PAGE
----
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August 3, 2021

HSI slams ‘green tape’ prejudice

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Humane Society International (HSI) has responded to reports that the states are getting closer to a ‘one-stop-shop’ agreement with the Commonwealth, and slammed discussions about green tape as completely misunderstanding the issue.

‘It has been clear for some time that state governments are willing to do anything to make it easier for development, with no regard to the value our threatened places and wildlife provide,’ said HSI’s senior program manager Alexia Wellbelove.

‘Comments by NSW’s premier further illustrate the complete lack of understanding of the important role species, such as the grey-headed flying-fox and koalas, play in NSW’s environment. This shows just how far states are willing to go to ride roughshod over our laws.’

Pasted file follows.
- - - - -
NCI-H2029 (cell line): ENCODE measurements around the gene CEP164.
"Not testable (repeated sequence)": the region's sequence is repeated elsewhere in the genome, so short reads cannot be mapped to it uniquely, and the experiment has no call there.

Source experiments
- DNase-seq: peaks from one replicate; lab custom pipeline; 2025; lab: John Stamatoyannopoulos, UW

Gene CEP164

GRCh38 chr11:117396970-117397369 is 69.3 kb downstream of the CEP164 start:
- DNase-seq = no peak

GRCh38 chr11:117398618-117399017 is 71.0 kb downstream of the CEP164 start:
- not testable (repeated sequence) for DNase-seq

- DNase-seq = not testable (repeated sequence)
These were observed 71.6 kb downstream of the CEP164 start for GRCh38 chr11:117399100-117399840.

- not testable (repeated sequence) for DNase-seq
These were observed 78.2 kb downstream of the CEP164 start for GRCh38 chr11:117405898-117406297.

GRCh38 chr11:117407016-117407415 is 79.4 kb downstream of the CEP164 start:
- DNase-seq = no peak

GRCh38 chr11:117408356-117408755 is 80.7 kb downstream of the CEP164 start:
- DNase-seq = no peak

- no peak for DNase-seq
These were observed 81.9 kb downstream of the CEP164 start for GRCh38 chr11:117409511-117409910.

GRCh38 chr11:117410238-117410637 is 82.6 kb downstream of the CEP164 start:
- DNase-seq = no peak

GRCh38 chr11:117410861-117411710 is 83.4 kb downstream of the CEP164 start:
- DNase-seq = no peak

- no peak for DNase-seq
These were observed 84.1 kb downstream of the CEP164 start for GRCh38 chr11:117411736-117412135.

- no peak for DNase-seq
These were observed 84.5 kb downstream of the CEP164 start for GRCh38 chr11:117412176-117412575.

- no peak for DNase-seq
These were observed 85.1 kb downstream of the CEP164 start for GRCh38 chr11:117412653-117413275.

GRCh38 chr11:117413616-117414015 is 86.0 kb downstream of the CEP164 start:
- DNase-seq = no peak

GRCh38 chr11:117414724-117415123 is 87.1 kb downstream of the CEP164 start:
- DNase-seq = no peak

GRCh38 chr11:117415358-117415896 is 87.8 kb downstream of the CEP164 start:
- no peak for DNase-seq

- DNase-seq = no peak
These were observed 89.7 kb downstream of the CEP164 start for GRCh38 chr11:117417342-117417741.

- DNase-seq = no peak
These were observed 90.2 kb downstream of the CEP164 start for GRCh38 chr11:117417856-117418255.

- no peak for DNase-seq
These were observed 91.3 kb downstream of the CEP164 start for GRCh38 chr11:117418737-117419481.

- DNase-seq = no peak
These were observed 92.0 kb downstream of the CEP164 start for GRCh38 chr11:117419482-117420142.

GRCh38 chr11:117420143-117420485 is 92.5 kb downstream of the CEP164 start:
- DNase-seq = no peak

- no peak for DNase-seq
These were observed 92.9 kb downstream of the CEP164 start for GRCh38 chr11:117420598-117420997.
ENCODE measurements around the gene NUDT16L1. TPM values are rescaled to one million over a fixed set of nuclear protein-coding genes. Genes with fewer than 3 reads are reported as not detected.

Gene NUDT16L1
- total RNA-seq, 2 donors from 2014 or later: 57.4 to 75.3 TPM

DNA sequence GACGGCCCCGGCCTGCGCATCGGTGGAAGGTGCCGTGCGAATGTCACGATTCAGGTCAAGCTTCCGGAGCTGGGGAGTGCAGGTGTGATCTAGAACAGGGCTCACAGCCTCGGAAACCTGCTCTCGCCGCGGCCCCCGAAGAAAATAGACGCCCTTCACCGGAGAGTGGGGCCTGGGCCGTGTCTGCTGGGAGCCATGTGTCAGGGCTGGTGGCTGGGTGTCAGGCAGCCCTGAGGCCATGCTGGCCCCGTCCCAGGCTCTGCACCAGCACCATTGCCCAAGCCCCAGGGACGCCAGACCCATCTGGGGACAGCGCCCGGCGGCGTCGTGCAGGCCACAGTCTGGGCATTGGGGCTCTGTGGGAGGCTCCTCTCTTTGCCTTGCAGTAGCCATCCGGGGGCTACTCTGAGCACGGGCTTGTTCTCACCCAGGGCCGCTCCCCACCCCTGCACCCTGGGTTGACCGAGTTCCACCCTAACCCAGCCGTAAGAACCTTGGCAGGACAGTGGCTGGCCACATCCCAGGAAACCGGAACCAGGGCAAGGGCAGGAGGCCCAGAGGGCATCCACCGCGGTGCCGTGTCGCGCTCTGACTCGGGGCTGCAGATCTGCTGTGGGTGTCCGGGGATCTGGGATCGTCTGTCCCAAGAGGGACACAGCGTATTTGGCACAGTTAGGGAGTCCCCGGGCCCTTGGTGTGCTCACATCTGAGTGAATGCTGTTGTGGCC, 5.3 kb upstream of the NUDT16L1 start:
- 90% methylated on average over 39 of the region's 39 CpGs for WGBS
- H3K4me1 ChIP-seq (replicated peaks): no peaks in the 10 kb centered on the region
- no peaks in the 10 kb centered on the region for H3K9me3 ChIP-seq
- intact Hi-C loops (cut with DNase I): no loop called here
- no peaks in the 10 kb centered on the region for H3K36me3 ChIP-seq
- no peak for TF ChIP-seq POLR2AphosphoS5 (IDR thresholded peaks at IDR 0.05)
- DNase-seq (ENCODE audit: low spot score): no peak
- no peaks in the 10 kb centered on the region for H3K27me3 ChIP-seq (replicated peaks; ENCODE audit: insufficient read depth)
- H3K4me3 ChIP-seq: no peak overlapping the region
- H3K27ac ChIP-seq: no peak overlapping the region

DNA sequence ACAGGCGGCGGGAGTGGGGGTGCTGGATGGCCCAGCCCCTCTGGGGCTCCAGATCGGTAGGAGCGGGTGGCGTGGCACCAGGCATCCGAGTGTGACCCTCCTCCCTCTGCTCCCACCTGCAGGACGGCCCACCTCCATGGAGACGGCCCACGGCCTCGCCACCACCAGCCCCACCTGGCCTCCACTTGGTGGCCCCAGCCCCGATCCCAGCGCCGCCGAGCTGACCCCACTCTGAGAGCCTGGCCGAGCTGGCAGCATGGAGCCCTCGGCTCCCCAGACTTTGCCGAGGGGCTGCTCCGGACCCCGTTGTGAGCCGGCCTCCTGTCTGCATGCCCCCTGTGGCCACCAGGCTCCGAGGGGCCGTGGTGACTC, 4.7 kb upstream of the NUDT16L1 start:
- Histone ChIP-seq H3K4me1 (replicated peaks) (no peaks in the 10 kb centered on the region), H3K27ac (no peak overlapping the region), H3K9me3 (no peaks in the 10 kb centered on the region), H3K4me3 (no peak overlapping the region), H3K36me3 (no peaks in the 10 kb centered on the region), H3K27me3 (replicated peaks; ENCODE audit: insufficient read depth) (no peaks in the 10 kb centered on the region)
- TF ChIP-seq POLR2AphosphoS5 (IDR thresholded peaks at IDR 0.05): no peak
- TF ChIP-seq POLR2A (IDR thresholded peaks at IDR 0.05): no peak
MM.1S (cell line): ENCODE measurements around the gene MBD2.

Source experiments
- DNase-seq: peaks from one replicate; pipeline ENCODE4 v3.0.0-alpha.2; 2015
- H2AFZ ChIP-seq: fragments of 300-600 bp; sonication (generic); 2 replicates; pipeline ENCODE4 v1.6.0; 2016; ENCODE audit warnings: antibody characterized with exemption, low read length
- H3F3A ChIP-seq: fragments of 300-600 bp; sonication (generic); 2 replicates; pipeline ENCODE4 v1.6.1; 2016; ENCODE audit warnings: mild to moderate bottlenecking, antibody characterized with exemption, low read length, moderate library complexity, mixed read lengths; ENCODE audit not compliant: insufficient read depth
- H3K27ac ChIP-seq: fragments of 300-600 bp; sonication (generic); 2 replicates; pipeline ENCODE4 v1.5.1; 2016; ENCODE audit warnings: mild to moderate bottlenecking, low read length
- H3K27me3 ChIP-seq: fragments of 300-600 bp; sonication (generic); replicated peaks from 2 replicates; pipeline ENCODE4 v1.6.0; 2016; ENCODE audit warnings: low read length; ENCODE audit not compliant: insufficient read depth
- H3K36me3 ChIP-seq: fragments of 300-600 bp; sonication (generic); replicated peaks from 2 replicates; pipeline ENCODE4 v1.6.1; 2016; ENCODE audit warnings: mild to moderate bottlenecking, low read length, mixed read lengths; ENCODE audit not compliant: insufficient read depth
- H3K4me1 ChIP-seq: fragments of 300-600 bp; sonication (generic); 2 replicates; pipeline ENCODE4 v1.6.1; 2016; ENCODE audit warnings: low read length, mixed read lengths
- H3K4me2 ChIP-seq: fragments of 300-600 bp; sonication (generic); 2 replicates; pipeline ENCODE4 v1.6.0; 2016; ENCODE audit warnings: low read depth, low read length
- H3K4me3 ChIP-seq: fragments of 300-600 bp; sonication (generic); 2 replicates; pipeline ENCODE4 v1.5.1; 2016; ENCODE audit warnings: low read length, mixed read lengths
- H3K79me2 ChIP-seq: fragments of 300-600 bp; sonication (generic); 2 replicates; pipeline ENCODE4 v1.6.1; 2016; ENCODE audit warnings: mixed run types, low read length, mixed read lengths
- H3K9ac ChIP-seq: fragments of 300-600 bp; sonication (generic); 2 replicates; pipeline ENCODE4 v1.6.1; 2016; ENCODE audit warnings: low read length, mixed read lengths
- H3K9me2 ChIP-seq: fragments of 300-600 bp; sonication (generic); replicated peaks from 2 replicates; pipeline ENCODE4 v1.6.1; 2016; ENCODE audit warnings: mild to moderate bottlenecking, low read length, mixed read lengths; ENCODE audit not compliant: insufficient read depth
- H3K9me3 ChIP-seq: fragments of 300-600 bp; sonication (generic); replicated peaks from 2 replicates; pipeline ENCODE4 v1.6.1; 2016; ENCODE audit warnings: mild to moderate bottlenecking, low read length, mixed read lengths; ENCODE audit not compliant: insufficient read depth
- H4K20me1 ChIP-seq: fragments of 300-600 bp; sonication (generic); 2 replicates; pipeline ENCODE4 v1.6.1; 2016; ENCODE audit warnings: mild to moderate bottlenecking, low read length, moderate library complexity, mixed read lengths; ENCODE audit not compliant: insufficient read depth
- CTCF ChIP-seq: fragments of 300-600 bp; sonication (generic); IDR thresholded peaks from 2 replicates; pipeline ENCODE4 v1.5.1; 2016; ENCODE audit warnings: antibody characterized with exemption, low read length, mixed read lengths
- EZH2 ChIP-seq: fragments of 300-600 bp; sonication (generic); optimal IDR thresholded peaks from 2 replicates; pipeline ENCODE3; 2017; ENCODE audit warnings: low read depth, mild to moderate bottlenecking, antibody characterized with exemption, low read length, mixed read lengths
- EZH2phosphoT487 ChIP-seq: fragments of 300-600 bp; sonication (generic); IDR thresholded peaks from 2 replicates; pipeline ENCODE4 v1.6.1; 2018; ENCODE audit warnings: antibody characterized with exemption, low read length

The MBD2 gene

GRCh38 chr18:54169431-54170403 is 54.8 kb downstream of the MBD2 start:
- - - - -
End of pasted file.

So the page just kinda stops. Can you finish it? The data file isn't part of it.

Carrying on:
HSI believes that the federal government’s proposals to create a ‘one-stop-shop’ risk taking Australia back decades in its efforts to conserve threatened native wildlife and places. It believes the focus should be on how better efficiencies in the assessment of projects could be delivered, while retaining the leadership role of the Commonwealth government approving projects.

Ms Wellbelove said, ‘HSI is calling on the new Federal Environment Minister to publish the standards against which a “one-stop-shop” for environmental approvals will be delivered. Given the huge amount of community concern with this proposal, it is essential that discussions with the states be delayed and a methodical review undertaken of the impacts of the Commonwealth abdicating its essential leadership role.

‘Australia is currently experiencing a biodiversity crisis, and our best scientists have determined that a number of our species require further protection under either Commonwealth or state threatened species laws. It is essential that any developments that impact on these species are thoroughly considered in the appropriate manner, and not simply designated as “green tape”, or else we risk Australia simply contributing to the extinction of our threatened native species.’


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